As such, 13 members will participate this time around. Defenseman Nicklas Lidstrom of the Red Wings leads a group that also includes goaltender Henrik Lundqvist, Peter Forsberg -- he of the on-going foot ailments -- and Freddy Modin, who has missed 31 games with the Blue Jackets due to a knee injury this season. Daniel Alfredsson of the Senators made the roster, despite recently going on the IR with a separated shoulder. Meanwhile, Johan Franzen's knee injury that has kept him out of Detroit's lineup since the first week of the season also kept him off Team Sweden's roster.
In addition to the health uncertainties of that veteran core, the Swedes enter these Games with the unknown of inserting five first time Olympians on the blueline. Not that all will play. Lidstrom, Red Wings teammate Niklas Kronwall, and Mattias Ohlund of the Lightning will anchor the defense. Lidstrom and Ohlund, along with Forsberg and Alfredsson, are making their fourth Olympic appearances and will certainly log plenty of ice time with so many new faces in their midst.
Of the newcomers, Toby Enstrom has the best chance to come out of the Games with much more notoriety than he has entering them. Even with the fourth-most assists in the NHL to date for all defenseman, and his being the fifth-leading scorer from the blueline, Enstrom's skill game is still mostly a secret. The essence is skating, characterized by an uncanny elusiveness that serves the 5-10, 180-pound rearguard extremely well as he plays 22:30 a night for the Thrashers, paired mostly with veteran Pavel Kubina.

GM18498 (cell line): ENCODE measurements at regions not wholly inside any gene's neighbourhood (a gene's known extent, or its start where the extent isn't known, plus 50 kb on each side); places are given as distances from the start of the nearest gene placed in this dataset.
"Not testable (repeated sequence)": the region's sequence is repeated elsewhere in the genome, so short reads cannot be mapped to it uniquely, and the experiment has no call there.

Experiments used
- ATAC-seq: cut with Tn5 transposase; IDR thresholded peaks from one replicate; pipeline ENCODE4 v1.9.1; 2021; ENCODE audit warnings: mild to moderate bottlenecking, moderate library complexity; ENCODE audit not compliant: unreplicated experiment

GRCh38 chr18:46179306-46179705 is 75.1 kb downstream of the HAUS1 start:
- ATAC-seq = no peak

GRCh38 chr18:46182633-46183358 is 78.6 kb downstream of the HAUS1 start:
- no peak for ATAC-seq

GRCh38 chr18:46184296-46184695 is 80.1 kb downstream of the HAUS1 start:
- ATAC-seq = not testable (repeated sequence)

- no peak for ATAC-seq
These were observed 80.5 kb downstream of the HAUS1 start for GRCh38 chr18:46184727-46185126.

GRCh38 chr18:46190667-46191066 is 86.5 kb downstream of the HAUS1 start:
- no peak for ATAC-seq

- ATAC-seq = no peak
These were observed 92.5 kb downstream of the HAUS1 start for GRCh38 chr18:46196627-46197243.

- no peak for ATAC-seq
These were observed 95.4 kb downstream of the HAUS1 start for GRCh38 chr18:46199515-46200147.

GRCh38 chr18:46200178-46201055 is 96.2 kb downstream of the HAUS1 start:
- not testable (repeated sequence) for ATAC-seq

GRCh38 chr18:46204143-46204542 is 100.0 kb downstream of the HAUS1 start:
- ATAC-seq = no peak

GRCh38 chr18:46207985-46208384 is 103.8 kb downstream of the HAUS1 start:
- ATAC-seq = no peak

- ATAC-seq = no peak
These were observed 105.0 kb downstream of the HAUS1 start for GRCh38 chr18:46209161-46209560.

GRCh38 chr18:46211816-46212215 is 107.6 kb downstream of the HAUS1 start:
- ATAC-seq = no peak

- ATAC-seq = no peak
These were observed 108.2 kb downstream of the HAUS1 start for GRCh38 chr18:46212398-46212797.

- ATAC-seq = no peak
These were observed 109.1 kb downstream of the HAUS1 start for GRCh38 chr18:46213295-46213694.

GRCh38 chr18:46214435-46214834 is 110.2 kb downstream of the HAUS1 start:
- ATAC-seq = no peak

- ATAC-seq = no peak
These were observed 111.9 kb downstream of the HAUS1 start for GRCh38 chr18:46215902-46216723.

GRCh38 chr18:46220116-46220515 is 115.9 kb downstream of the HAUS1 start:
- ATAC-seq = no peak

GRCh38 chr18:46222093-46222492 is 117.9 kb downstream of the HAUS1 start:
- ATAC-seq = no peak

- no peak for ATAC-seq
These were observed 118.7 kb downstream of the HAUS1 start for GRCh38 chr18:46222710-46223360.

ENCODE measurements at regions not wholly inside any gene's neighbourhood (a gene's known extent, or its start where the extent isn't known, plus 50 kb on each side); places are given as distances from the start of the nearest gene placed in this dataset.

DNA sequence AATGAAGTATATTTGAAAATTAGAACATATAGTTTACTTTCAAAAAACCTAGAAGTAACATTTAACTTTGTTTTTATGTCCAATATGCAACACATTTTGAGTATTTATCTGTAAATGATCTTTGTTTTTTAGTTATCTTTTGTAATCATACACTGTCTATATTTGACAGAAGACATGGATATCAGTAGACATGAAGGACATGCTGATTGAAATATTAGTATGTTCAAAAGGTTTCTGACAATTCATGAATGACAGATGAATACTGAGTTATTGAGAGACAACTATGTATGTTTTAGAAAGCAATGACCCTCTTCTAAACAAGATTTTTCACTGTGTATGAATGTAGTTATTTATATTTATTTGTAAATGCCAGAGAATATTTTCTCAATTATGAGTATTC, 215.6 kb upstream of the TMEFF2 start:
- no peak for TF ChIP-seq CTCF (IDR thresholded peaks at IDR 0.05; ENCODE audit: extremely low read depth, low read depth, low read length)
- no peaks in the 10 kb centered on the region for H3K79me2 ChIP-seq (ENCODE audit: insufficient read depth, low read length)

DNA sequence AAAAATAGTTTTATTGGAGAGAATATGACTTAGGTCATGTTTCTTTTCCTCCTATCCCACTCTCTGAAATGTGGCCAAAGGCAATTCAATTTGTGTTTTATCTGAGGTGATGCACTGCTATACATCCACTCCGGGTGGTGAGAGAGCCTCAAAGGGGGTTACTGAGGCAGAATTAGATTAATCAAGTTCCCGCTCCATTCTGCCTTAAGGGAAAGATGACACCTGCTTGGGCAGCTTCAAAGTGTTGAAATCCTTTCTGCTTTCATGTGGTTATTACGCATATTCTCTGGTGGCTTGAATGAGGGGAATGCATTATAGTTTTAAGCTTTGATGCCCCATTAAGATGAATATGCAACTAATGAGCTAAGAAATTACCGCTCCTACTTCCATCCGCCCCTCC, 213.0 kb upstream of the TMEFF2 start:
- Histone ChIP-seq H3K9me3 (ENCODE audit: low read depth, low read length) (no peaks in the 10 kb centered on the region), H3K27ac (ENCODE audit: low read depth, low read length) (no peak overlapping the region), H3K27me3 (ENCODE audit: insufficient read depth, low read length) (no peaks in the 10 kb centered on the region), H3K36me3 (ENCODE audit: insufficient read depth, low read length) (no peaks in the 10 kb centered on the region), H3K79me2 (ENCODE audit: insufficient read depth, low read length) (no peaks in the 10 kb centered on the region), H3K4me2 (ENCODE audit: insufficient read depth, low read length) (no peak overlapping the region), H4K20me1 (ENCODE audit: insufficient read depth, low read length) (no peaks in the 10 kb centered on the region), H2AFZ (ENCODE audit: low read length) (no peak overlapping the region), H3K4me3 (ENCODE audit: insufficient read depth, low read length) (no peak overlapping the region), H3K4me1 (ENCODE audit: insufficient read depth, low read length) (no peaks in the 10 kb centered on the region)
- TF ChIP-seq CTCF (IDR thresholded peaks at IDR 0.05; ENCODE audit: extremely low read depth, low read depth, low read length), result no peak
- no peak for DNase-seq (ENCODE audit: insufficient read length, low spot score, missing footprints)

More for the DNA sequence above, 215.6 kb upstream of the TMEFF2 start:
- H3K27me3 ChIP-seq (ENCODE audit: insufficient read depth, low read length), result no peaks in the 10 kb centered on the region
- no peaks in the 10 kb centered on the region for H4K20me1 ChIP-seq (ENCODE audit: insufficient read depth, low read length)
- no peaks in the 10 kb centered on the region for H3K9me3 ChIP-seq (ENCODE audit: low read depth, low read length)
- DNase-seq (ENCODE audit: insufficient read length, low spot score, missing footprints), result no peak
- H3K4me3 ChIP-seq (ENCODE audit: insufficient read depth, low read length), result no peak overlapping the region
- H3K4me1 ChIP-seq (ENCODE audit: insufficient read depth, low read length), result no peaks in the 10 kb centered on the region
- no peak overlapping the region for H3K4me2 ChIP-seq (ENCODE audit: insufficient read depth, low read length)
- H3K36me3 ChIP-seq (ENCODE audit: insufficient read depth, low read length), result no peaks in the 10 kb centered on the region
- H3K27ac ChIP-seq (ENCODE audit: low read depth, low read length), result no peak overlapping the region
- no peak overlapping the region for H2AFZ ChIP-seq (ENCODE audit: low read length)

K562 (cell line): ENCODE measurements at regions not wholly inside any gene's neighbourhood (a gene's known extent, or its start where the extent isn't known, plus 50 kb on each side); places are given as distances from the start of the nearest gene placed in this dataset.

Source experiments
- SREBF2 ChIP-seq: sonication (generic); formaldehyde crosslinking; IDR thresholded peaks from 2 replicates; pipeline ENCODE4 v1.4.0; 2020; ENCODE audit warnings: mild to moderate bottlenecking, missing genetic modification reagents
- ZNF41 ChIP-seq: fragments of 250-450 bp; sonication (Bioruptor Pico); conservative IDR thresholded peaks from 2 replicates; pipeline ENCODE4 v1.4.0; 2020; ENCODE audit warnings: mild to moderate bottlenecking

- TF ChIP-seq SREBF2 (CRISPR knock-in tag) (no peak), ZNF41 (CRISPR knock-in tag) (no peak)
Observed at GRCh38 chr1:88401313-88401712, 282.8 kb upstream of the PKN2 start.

Enstrom's efficiency sneaks up on you. Selected in the eighth round of the 2003 NHL draft (239th overall), his diminutive dimensions surely played a role in his low draft status. But he has always been the "little guy" who continued to excel against bigger and older competition. To compensate, Enstrom's father kept adding an inch or two to his son's stick length each season to provide him with the necessary reach to play as an "undersized" defenseman. The result was an extraordinarily long stick for a player of Enstrom's height. He uniquely handles it by adjusting the position of his top hand -- choking up like a batter in baseball -- depending on the situation.
Enstrom is understandably excited to be going to Vancouver. "It is a great opportunity to represent my country," he says. "I haven't been in a position many times to do so. Yes, I was a little surprised at being selected. You never know how the coaches want to set up the team, but I did know they were watching."
"Lots of messages from family and friends. Everyone is excited. I spoke to (Nik) Havelid too. He called (to say congratulations)."
Which brings the four-year cycle of the Olympics full circle. I remember running into Nik Havelid just outside the Olympic village in Turin in '06. He was a part of Sweden's gold medal team, but is not on the 2010 edition. I stopped and chatted with him and Modin as they headed over to watch some speedskating. On this particular off day, they were Olympians and fans all at once, both embracing and symbolizing what makes the Games special.
This time, the Games take on special meaning for a different reason. Enstrom was Havelid's protégé for the better part of two seasons in Atlanta, the veteran paired with the youngster almost every game. Havelid's influence extended further than the ice, as Enstrom learned what it takes to be a professional in all facets of NHL life. With that bond established, Havelid will be watching Enstrom closely and taking note of his young friend's game.
My guess is so, too, will countless new fans from all over the globe.